I enjoyed the composure of the preview because they selected five scenes which are in order but not sequential. This gave a feel for the story without giving too much of it away. December 17th cannot come soon enough.

Stefan Harkins still hopes that sitting on a computer scanner will transport him into the digital world. So far, all he has is photocopies of his own bottom.

Monday, 29 November 2010

Bite Sized Morsels - The Prowling The Savannah Digest

Here's what you might have missed last week:

We started on Wednesday with a look at the latest episode of AMC's The Walking Dead, showing on FX in the UK. Vatos was written by Robert Kirkman, the creator of The Walking Dead.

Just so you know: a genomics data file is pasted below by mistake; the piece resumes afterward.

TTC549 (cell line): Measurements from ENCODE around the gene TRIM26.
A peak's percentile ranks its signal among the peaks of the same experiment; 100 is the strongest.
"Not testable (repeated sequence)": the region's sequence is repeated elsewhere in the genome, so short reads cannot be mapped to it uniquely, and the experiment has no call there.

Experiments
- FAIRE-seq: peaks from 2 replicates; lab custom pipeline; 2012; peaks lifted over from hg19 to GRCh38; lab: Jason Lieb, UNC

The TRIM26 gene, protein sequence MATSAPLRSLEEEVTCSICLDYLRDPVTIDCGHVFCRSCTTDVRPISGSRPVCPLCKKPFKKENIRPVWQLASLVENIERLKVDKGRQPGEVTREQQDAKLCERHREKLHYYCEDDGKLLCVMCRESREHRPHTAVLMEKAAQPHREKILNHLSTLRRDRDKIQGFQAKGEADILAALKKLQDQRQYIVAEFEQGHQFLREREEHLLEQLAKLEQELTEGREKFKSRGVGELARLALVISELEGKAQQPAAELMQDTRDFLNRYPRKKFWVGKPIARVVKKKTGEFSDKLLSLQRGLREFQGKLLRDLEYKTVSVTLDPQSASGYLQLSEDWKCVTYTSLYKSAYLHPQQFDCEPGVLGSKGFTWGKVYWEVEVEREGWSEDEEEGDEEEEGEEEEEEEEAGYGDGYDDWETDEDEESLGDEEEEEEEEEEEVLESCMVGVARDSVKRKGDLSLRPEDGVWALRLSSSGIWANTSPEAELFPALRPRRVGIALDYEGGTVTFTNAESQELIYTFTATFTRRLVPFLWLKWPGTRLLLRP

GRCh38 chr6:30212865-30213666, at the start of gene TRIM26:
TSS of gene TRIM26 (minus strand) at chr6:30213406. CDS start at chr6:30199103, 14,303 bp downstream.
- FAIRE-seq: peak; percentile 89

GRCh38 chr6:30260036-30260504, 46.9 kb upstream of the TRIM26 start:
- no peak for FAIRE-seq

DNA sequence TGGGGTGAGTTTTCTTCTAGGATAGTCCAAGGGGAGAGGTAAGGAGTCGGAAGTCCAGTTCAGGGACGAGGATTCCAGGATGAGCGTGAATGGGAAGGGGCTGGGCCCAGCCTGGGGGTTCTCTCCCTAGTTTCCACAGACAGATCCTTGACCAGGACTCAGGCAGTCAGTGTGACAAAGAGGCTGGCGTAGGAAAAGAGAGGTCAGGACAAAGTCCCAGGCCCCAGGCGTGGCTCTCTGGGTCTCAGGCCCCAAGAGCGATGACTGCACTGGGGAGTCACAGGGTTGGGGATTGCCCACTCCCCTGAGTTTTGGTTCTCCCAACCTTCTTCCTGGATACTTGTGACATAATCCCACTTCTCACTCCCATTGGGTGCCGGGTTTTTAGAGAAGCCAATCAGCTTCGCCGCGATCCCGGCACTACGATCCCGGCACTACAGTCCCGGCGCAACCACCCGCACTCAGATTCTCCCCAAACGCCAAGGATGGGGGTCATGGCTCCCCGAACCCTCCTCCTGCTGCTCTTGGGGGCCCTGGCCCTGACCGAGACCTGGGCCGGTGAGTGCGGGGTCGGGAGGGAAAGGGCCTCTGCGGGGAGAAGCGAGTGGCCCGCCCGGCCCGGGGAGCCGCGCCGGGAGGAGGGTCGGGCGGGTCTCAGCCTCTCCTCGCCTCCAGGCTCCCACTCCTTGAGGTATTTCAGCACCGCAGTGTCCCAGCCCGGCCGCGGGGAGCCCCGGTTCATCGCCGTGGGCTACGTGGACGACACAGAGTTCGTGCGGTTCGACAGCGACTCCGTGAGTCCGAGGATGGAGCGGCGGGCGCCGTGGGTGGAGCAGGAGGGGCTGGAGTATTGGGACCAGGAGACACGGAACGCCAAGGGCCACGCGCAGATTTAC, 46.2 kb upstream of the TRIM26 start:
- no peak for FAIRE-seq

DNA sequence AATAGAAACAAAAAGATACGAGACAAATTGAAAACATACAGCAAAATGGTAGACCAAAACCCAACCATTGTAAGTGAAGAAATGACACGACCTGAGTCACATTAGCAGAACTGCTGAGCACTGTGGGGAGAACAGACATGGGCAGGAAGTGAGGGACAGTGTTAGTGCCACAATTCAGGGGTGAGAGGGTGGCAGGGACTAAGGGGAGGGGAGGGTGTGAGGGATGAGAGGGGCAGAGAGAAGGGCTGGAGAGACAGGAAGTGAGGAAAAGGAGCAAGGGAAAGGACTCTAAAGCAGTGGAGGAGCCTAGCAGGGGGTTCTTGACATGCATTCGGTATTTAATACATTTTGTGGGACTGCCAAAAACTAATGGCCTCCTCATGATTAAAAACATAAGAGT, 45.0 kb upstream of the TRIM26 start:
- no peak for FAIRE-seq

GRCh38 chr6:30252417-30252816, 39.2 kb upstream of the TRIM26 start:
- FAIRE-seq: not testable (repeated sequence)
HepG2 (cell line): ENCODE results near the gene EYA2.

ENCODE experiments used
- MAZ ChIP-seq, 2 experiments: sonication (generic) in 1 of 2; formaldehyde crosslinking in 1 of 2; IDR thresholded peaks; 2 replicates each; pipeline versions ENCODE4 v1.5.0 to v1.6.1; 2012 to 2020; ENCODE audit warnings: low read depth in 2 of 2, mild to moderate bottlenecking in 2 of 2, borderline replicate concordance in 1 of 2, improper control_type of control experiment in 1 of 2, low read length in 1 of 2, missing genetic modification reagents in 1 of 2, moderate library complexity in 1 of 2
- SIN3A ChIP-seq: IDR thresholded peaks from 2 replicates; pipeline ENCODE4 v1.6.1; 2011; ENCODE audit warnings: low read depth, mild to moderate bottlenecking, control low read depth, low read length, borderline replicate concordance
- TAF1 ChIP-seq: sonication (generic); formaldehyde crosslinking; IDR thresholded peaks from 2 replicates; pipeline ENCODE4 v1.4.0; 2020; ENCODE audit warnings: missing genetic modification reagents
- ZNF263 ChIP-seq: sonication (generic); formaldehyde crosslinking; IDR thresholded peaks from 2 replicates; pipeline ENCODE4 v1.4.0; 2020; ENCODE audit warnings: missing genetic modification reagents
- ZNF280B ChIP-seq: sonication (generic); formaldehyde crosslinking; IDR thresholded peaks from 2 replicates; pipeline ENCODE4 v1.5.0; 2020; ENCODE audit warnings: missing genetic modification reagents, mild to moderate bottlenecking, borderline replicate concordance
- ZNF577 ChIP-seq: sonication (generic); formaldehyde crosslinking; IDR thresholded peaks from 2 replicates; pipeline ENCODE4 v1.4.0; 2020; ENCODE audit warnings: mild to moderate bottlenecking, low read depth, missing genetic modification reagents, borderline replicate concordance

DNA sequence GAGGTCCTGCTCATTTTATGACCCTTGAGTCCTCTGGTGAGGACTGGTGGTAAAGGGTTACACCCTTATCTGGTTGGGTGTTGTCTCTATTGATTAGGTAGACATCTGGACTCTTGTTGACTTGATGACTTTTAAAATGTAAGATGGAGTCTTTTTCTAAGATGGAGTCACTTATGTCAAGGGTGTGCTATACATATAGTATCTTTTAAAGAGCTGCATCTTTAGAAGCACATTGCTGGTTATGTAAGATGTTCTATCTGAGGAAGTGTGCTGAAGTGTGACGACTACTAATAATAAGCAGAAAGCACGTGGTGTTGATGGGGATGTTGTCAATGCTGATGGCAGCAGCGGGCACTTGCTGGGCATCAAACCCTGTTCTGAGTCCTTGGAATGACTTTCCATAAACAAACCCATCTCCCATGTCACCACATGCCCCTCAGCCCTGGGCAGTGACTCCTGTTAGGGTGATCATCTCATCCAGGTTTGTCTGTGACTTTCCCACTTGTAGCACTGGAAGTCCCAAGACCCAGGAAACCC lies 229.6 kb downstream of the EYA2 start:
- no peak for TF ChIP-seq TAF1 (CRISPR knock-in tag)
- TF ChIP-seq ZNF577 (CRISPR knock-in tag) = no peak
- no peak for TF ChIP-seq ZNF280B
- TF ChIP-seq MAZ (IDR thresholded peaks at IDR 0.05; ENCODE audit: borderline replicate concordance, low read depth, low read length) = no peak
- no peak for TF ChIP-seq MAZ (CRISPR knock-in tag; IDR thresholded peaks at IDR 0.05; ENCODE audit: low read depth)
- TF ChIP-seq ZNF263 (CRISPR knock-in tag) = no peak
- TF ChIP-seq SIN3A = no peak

On Thursday, Matt Puddy gave us his opinion of the new direction of Grant Morrison's Batman storyline. Stay tuned this week, when Matt takes a look at two other titles from the Bat-family with new beginnings.

We wrapped our second rejuvenated week with another news round up - including news of the Buffy remake travesty and the trailer for the 2010 Doctor Who Christmas special.

Stick around folks, we're just getting warmed up.

Friday, 26 November 2010


A much quieter week this week, but there are a few odd gems that stand out. Here it is, the best in TV, film, gaming and comic book news from across sci-fi, fantasy and more.

I'm sure you've heard about this already, but for the one person who just got back from Narnia, here it is again. Warner Brothers have decided to reboot Buffy The Vampire Slayer, WITHOUT the character's creator Joss Whedon.